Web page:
Alfred joined the RAAF in 1941 and became a Lancaster pilot. He was part of the crew of Lancaster LM 324 which took part in a bombing mission on 15 June 1943 over Oberhausen, Germany. The aircraft was shot down and all the crew were KIA. This link is to the NAA file for the repatriation of Alfred's personal effects and also contains some of the correspondence to his father following confirmation of Alfred's death. The very last page mentions that Alfred was engaged to a Miss B Hooke of Toronto, Canada. A RAAF officer was dispatched to notify her of Alfred's death. This link to Canada most likely means that Alfred completed the Empire Air Training Scheme in Canada.
I found mention of Alfred's ill fated mission on another website and have added copy of the information and a picture of the aircraft at the bottom of this post.
Alfred is buried in Heverlee War Cemetery, 30km to the east of Brussels.

This branch of the Flashman family died out in just two generations so I have had to go back quite some way to find another line that is related. I'll soon send them Alfred's Australian Service Medal 1939-45. As can be seen in the pictures the medal disc has come away from the suspender which is how it came to be lost.

Another picture I found online was that of Alfred's uncle Arthur's headstone.

Alfred's medal was sent to me by Ron in 2015 and the returned medal tally is now 2452.

Avro Lancaster III (LM324 UV-) on a mission to Oberhausen on 1943-06-15

  • lancaster.jpeg

On Monday, 14 June 1943, (a part of) the aircraft of the 460 squadron (RAAF), took off for a mission to Oberhausen in Germany from a station (airfield) in or near Binbrook. One of the crew members was A14228 Flight Sergeant D P Birk RAAF. He departed for his mission at 22:54. He flew with a Avro Lancaster (type III, with serial LM324 and code UV-). His mission and of the other crew members was planned for Tuesday, 15 June 1943.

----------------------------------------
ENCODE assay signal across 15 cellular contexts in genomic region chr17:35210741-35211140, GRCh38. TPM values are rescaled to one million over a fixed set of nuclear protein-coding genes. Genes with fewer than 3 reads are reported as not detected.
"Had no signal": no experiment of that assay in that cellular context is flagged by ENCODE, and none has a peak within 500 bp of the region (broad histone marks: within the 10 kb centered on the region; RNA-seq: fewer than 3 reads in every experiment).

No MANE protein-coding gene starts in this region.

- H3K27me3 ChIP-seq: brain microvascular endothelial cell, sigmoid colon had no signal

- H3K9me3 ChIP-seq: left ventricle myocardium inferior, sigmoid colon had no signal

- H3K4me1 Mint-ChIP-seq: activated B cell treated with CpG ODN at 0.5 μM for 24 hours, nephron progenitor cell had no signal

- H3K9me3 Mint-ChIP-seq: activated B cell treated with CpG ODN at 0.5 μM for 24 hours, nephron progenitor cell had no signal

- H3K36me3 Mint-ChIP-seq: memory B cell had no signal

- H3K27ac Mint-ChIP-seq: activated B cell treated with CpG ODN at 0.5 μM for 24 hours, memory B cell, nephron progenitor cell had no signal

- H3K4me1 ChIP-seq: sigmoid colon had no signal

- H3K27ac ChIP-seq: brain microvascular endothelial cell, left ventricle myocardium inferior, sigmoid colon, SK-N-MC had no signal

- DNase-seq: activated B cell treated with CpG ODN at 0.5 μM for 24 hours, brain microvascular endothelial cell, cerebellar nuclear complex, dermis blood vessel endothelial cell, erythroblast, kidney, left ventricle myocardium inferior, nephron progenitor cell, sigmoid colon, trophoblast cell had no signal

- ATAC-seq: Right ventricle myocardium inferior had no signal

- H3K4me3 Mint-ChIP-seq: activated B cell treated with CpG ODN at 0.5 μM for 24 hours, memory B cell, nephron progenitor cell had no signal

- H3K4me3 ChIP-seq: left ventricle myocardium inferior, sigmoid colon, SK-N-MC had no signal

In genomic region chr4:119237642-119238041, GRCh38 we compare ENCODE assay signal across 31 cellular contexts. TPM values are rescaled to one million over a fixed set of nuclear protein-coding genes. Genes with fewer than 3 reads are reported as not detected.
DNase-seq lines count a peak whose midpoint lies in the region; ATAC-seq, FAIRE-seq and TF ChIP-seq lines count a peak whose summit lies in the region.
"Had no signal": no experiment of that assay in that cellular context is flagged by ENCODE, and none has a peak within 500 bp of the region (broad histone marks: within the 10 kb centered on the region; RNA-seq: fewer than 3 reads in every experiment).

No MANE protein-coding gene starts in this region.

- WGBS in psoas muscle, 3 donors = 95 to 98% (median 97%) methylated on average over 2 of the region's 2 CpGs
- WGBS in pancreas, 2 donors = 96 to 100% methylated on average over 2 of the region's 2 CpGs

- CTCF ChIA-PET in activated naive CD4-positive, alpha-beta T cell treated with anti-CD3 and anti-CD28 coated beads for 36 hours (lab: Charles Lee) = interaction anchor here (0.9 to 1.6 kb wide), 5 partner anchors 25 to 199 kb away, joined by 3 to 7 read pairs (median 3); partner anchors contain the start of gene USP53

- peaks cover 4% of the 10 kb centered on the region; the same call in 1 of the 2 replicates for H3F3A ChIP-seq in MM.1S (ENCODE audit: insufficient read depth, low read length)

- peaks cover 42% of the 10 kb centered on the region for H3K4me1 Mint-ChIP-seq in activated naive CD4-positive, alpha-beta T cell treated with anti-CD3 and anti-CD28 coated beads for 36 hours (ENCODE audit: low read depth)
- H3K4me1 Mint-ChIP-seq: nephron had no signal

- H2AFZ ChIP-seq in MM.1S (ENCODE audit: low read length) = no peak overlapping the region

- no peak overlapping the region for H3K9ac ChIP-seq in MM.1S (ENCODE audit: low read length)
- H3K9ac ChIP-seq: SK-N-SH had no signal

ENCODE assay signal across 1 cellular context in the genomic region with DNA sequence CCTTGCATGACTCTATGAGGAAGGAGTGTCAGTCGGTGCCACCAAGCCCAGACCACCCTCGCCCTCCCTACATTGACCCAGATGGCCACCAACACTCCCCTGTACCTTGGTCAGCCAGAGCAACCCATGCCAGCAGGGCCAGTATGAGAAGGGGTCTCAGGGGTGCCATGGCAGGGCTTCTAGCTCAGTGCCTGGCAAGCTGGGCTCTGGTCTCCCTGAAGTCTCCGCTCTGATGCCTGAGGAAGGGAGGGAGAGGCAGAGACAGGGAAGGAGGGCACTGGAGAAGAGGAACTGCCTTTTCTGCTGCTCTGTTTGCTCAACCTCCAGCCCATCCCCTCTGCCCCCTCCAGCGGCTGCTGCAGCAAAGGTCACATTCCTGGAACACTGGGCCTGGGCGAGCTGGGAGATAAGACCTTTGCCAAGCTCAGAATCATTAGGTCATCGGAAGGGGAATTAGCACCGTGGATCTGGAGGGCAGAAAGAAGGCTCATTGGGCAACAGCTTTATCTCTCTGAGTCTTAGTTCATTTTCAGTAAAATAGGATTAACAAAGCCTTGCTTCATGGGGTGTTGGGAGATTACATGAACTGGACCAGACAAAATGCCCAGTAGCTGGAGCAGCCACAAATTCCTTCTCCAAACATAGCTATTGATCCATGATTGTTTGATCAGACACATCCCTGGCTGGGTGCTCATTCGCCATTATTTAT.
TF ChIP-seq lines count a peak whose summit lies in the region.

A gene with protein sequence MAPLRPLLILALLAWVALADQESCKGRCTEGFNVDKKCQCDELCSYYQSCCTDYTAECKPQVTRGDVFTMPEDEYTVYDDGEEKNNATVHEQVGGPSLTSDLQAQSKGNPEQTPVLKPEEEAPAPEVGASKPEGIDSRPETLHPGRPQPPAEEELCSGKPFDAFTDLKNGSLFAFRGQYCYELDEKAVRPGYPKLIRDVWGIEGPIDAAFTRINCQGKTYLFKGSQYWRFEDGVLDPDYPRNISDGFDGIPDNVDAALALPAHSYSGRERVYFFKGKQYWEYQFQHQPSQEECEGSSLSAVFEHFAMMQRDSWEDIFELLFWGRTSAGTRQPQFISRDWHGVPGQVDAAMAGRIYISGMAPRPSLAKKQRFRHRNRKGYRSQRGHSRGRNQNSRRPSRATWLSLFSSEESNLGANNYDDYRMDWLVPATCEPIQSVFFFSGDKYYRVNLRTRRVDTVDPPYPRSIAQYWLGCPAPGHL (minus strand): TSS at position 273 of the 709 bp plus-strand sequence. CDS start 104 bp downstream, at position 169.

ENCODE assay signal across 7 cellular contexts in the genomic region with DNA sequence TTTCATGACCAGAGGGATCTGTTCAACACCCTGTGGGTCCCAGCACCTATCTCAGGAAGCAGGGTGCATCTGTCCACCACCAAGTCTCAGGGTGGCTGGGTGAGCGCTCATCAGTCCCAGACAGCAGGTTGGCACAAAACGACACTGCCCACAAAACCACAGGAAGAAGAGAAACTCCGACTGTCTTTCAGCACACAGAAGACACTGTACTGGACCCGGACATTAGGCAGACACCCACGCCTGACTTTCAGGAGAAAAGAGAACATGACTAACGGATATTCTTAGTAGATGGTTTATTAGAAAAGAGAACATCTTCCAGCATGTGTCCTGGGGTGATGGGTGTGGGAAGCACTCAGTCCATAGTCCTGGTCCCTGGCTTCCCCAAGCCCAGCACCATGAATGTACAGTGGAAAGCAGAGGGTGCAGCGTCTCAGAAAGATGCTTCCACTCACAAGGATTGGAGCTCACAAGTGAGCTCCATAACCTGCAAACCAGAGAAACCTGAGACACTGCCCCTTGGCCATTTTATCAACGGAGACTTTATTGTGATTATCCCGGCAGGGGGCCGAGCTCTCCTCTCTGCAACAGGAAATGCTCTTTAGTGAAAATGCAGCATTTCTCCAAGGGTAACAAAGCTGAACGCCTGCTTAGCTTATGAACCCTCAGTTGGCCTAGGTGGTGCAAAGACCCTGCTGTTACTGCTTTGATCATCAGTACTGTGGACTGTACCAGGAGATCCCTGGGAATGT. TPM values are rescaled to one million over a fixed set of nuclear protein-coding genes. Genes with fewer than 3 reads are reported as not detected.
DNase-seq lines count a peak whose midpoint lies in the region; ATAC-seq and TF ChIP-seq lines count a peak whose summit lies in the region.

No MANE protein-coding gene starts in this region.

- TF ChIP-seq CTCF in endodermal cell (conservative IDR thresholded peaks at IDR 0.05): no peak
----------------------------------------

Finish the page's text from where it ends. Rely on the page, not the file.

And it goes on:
11 April 2020

Leslie Powell

This return is another result of revisiting an old case. It commenced in 2011 when I received the 1914-15 Star awarded to 131 Sapper Leslie William Powell who served in 1st Field Company, Engineers.
Leslie was born in Shepard's Bush, London. It is unclear exactly when he emigrated to Australia. He was a very early enlistee in to the AIF which is represented by his low Regimental Number, 131. His actual enlistment date is 15 September 1914 which was just five weeks after war was declared.
Leslie's 38 page service record is quite detailed about the administrative aspects of his service. It shows that he was 28 years old in 1914 and that he had served for three years in the British Army, Royal Engineers prior to leaving the UK. Leslie's time at Gallipoli was interspersed with periods of hospitalisation due to various diseases and other illness. Interestingly, he is listed as missing in August 1915 but I suspect that his admission to hospital was not known by his unit at the time. I checked the unit War Diary and no mention is made of this event. In late 1915 he was returned to Australia for a three month period of convalescence. By the end of 1916, Leslie was back in England and did a series of training courses before heading to the front in France. He was hospitalised on several more occasions as well as being charged for AWOL a couple of times. Leslie was finally discharged in 1920.
Leslie's service record names his sister, Kathleen Vera Powell, as his next of kin. Kathleen lived in Ealing, UK. This really didn't help searching for a relative in Australia which was quite confusing as there were quite a few people with exactly the same name. I found Leslie's death notice from 1954. Leslie died while a resident of the Narrabeen War Veterans Home. Using this information I was able to back track and piece together Leslie's life after WWI.